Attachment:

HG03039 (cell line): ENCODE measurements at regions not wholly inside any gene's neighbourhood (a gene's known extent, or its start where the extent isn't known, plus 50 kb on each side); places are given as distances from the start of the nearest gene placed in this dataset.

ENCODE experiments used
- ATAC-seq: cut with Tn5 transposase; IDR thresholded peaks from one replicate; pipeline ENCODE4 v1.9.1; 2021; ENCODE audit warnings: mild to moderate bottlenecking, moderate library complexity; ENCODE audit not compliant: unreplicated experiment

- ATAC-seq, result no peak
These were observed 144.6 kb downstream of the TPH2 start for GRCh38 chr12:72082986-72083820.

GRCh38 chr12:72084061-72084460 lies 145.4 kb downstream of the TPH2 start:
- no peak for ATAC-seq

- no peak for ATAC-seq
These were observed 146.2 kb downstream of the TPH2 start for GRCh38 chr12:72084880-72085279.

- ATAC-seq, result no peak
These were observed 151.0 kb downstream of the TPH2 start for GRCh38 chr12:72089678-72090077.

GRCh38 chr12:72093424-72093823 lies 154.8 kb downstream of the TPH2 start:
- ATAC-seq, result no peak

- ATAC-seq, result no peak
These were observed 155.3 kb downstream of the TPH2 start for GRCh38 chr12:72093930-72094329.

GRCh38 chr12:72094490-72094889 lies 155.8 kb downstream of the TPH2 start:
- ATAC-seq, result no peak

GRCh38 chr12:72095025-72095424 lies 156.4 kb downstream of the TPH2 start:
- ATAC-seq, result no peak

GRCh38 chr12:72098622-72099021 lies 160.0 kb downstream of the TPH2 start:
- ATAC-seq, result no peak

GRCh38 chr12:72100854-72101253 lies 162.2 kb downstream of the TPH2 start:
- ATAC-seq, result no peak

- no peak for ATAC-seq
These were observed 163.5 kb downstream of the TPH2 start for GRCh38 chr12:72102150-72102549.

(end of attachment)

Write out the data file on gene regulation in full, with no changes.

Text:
HG03039 (cell line): ENCODE measurements at regions not wholly inside any gene's neighbourhood (a gene's known extent, or its start where the extent isn't known, plus 50 kb on each side); places are given as distances from the start of the nearest gene placed in this dataset.

ENCODE experiments used
- ATAC-seq: cut with Tn5 transposase; IDR thresholded peaks from one replicate; pipeline ENCODE4 v1.9.1; 2021; ENCODE audit warnings: mild to moderate bottlenecking, moderate library complexity; ENCODE audit not compliant: unreplicated experiment

- ATAC-seq, result no peak
These were observed 144.6 kb downstream of the TPH2 start for GRCh38 chr12:72082986-72083820.

GRCh38 chr12:72084061-72084460 lies 145.4 kb downstream of the TPH2 start:
- no peak for ATAC-seq

- no peak for ATAC-seq
These were observed 146.2 kb downstream of the TPH2 start for GRCh38 chr12:72084880-72085279.

- ATAC-seq, result no peak
These were observed 151.0 kb downstream of the TPH2 start for GRCh38 chr12:72089678-72090077.

GRCh38 chr12:72093424-72093823 lies 154.8 kb downstream of the TPH2 start:
- ATAC-seq, result no peak

- ATAC-seq, result no peak
These were observed 155.3 kb downstream of the TPH2 start for GRCh38 chr12:72093930-72094329.

GRCh38 chr12:72094490-72094889 lies 155.8 kb downstream of the TPH2 start:
- ATAC-seq, result no peak

GRCh38 chr12:72095025-72095424 lies 156.4 kb downstream of the TPH2 start:
- ATAC-seq, result no peak

GRCh38 chr12:72098622-72099021 lies 160.0 kb downstream of the TPH2 start:
- ATAC-seq, result no peak

GRCh38 chr12:72100854-72101253 lies 162.2 kb downstream of the TPH2 start:
- ATAC-seq, result no peak

- no peak for ATAC-seq
These were observed 163.5 kb downstream of the TPH2 start for GRCh38 chr12:72102150-72102549.